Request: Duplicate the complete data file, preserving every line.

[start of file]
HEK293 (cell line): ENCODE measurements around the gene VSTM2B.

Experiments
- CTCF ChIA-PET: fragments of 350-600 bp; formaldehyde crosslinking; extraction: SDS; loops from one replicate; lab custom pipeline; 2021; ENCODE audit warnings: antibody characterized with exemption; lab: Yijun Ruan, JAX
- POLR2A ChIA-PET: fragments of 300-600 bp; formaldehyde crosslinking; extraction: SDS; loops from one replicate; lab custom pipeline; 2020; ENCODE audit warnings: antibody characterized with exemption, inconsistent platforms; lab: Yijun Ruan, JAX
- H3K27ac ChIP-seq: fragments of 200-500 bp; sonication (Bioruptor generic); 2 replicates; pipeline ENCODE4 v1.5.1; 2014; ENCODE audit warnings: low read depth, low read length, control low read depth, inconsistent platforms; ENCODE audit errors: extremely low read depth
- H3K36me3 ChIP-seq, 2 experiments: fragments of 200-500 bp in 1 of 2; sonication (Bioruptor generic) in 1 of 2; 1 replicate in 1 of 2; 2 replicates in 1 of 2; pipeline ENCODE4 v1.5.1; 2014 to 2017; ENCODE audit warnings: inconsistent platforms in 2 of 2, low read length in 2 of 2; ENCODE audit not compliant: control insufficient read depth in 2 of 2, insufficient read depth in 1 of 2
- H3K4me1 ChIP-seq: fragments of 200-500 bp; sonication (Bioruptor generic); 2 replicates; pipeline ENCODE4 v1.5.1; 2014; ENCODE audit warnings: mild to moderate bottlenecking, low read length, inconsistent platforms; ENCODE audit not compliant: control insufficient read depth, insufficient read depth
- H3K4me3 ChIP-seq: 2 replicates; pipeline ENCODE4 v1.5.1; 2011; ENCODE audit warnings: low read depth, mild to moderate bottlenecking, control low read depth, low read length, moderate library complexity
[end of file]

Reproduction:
HEK293 (cell line): ENCODE measurements around the gene VSTM2B.

Experiments
- CTCF ChIA-PET: fragments of 350-600 bp; formaldehyde crosslinking; extraction: SDS; loops from one replicate; lab custom pipeline; 2021; ENCODE audit warnings: antibody characterized with exemption; lab: Yijun Ruan, JAX
- POLR2A ChIA-PET: fragments of 300-600 bp; formaldehyde crosslinking; extraction: SDS; loops from one replicate; lab custom pipeline; 2020; ENCODE audit warnings: antibody characterized with exemption, inconsistent platforms; lab: Yijun Ruan, JAX
- H3K27ac ChIP-seq: fragments of 200-500 bp; sonication (Bioruptor generic); 2 replicates; pipeline ENCODE4 v1.5.1; 2014; ENCODE audit warnings: low read depth, low read length, control low read depth, inconsistent platforms; ENCODE audit errors: extremely low read depth
- H3K36me3 ChIP-seq, 2 experiments: fragments of 200-500 bp in 1 of 2; sonication (Bioruptor generic) in 1 of 2; 1 replicate in 1 of 2; 2 replicates in 1 of 2; pipeline ENCODE4 v1.5.1; 2014 to 2017; ENCODE audit warnings: inconsistent platforms in 2 of 2, low read length in 2 of 2; ENCODE audit not compliant: control insufficient read depth in 2 of 2, insufficient read depth in 1 of 2
- H3K4me1 ChIP-seq: fragments of 200-500 bp; sonication (Bioruptor generic); 2 replicates; pipeline ENCODE4 v1.5.1; 2014; ENCODE audit warnings: mild to moderate bottlenecking, low read length, inconsistent platforms; ENCODE audit not compliant: control insufficient read depth, insufficient read depth
- H3K4me3 ChIP-seq: 2 replicates; pipeline ENCODE4 v1.5.1; 2011; ENCODE audit warnings: low read depth, mild to moderate bottlenecking, control low read depth, low read length, moderate library complexity